He was traded to the Atlanta Hawks for Christian Laettner, but Pollard never suited up for a game with them and was waived almost a month later. Pollard was traded to the Sacramento Kings, whose management was in the midst of building a successful playoff team at the time. With the Kings he suffered an injury that allowed him to play only for sixteen games during the lockout-shortened 1999 season. It was during his stint with the Kings that he became a solid backup to center Vlade Divac, often starting at power forward when Chris Webber was injured.

Pollard spent the 2002–03 NBA season plagued by injuries. After that season, he was traded to the Indiana Pacers. With the Pacers Pollard had an average of 3.4 rebounds, 3.2 points scored, and 0.4 assists per game. He played an average of about 12 minutes per game.

Pollard’s contract with the Pacers expired following the 2005–06 season. On August 18, 2006, Pollard signed a one-year contract with the Cleveland Cavaliers. The Cavaliers lost the 2007 NBA Finals to the San Antonio Spurs four games to none, and Pollard played one minute of game 2.

On August 9, 2007, Pollard signed a one-year contract with the Boston Celtics. Pollard chose #66 as his new uniform number, and jokingly claimed he took it because he would not be allowed to have three 6’s. Pollard played limited minutes during the season and saw no playing time during the Celtics championship run in the 2008 NBA Playoffs. He retired shortly after.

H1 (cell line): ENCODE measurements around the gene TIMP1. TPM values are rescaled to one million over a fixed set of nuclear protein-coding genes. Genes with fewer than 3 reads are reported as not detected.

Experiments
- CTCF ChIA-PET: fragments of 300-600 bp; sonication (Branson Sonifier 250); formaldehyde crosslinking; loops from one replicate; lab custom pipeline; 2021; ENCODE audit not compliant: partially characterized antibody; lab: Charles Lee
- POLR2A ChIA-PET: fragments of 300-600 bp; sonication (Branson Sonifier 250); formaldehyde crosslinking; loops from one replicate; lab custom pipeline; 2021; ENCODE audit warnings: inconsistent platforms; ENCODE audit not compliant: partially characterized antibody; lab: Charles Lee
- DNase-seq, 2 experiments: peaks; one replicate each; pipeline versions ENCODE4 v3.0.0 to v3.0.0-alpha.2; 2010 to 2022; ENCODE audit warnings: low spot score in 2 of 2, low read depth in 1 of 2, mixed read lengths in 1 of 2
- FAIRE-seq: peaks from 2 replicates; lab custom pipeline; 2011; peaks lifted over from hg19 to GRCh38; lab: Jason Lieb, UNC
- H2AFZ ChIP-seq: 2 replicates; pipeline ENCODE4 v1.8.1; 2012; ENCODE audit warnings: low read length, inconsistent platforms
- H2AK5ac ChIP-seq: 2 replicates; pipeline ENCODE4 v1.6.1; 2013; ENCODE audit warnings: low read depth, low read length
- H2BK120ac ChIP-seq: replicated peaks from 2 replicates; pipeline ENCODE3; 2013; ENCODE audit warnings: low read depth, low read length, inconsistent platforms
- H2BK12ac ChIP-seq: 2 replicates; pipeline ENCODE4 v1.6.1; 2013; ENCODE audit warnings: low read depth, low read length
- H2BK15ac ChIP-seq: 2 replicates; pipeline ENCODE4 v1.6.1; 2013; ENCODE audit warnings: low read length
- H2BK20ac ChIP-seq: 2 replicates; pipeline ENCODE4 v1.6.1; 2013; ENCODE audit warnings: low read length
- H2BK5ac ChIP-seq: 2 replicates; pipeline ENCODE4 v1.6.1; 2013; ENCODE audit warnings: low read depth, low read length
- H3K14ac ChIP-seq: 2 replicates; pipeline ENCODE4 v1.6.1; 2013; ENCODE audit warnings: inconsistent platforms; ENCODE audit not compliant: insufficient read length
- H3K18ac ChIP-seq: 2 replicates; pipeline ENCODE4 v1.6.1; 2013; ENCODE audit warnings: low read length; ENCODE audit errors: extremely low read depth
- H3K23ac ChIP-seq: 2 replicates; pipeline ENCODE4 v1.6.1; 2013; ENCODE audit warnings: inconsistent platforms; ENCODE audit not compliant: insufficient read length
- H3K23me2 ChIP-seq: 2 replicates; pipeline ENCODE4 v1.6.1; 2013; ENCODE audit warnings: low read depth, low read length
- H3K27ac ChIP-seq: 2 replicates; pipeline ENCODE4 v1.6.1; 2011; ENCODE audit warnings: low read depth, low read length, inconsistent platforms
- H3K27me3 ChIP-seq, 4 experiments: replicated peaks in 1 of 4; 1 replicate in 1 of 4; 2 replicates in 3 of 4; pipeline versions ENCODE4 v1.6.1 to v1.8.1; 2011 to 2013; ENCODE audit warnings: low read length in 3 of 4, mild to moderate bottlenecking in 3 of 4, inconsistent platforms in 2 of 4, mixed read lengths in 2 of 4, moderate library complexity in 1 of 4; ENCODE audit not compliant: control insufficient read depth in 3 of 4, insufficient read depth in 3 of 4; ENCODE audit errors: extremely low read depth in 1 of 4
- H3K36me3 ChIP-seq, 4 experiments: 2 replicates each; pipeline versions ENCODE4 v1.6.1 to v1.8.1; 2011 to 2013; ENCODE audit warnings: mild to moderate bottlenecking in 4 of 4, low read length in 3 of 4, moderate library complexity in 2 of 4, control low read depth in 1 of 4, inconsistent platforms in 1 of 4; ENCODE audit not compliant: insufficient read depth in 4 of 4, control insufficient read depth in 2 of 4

Hair styles

Pollard was known across the NBA for his peculiar hairstyles, which included a Mohawk, a single pony tail, and a bald head. On January 2, 2006, he introduced a new hairstyle when he wore two pony tails during a Pacers home game against the Seattle SuperSonics.

While with the Sacramento Kings, Pollard received the nickname “Samurai Scot.”

Broadcasting

During the 2007–08 season, Pollard hosted “Planet Pollard,” a segment of the show Celtics Now, on Comcast SportsNet. He visited various locales and often gave tours and information about the place he was visiting.

On April 12, 2008, during a game against the Atlanta Hawks, Pollard filled in for color commentator Tom Heinsohn on CSN New England’s game telecast. Pollard, who was out for the season after left ankle surgery, has color analyst experience with the Sacramento Kings and WNBA’s Sacramento Monarchs. Pollard joined NBA TV in 2009. On October 3, 2014, Mark Boyle announced that Pollard would be joining the Indiana Pacers radio crew.

Acting career